Things you didn’t know about sexual violence

[two_third]ActionAid Australia has created an infographic that illustrates the impact sexual violence has on the lives of girls and women in many different cultures. Sexual violence remains a widespread and persistent reality around the world. It is not confined to a few incidences, but can form the conditions of a woman’s entire lifetime.[/two_third]


Sexual Violence Against Women - The Hard Truths



Violence against women: bruises of a global shame exposed


violence is not our cultureThe first international study of the prevalence of physical and sexual assaults shows a third of women worldwide have suffered beatings or worse in their daily lives.

According to The National, Dr Margaret Chan, director general of the WHO, said the findings needed to be taken seriously and they sent “a powerful message that violence against women is a global health problem of epidemic proportions”.

It is the first time estimates have been released based on population data from such a wide spectrum of countries.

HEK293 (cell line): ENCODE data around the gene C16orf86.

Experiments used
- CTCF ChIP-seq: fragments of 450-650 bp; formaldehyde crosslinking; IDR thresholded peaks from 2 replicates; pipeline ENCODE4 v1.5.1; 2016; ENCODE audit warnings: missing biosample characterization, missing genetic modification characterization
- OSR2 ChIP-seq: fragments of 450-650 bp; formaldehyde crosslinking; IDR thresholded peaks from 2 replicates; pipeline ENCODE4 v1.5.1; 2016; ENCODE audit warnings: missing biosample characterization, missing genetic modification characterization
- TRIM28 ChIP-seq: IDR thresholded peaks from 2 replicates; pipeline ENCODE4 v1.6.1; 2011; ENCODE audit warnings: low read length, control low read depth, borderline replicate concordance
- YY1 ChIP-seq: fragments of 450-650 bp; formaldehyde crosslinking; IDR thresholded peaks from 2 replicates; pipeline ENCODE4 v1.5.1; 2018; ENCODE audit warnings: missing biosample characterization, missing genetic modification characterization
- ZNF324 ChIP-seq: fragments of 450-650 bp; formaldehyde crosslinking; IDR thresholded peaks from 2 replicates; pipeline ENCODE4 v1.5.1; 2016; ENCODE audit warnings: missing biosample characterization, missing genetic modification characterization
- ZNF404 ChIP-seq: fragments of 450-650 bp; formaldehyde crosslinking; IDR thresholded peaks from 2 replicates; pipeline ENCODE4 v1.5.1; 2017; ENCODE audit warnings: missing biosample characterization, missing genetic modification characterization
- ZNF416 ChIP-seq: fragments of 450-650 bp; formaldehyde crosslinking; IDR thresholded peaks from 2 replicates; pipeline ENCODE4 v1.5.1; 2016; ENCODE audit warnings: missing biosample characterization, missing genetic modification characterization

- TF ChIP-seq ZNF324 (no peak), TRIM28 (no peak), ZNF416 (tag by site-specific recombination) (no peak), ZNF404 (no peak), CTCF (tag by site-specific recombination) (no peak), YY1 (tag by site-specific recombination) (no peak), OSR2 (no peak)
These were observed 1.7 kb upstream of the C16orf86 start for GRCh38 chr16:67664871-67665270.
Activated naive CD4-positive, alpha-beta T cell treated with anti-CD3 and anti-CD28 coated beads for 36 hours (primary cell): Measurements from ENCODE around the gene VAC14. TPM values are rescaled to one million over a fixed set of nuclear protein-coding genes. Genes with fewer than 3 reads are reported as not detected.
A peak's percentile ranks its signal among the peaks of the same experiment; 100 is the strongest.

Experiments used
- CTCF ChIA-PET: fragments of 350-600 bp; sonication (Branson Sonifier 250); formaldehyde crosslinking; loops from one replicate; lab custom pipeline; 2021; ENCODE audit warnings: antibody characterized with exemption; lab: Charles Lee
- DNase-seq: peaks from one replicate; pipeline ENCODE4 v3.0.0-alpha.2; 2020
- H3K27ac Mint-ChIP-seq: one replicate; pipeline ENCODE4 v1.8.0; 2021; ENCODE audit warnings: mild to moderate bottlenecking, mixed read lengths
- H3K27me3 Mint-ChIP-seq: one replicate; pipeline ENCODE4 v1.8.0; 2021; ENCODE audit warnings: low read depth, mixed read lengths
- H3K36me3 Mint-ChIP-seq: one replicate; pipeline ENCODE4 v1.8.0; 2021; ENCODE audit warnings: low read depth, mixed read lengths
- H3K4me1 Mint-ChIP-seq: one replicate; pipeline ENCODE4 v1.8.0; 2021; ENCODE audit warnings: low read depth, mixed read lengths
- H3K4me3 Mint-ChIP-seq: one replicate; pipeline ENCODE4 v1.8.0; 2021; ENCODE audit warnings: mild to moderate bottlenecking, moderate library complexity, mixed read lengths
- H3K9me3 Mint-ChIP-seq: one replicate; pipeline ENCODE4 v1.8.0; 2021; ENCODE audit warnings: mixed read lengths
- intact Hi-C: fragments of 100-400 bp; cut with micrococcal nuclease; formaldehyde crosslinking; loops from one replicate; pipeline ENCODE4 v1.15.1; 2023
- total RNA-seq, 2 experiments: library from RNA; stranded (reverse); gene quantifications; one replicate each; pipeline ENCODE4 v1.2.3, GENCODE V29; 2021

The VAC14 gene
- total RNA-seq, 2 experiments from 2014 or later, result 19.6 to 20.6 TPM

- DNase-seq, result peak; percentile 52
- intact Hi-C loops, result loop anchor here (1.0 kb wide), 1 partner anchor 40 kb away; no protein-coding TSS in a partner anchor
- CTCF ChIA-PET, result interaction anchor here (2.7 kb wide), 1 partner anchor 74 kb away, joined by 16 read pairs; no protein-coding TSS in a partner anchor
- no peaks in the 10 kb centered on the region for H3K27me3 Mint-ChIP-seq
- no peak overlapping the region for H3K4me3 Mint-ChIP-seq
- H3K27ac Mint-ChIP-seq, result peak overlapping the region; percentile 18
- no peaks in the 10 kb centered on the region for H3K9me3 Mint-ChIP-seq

And even countries that did not supply data for the study needed to eliminate their tolerance for abuse of women and improve their methods of tackling it, the report says.

“The findings send a powerful message that violence against women is not a small problem that only occurs in some pockets of society, but is a global public health problem of epidemic proportions, requiring urgent action,” it states.


Violence takes it toll in many ways, the report shows. Women who experienced what it calls “intimate-partner violence” have higher rates of depression, HIV, injury and death, and are more likely to have babies with low birth weights than those who are free of violence.


This article has been edited on 5 July 2017.


Do you recognise abuse when you see it?

[two_third] This Is Abuse is a UK campaign that raises awareness among youth about the issues of relationship abuse. It looks at the forms abuse can take including non-violent forms which are often not recognised as abusive.

The campaign includes lots of videos depicting situations of abuse in order to bring focus to these behaviours.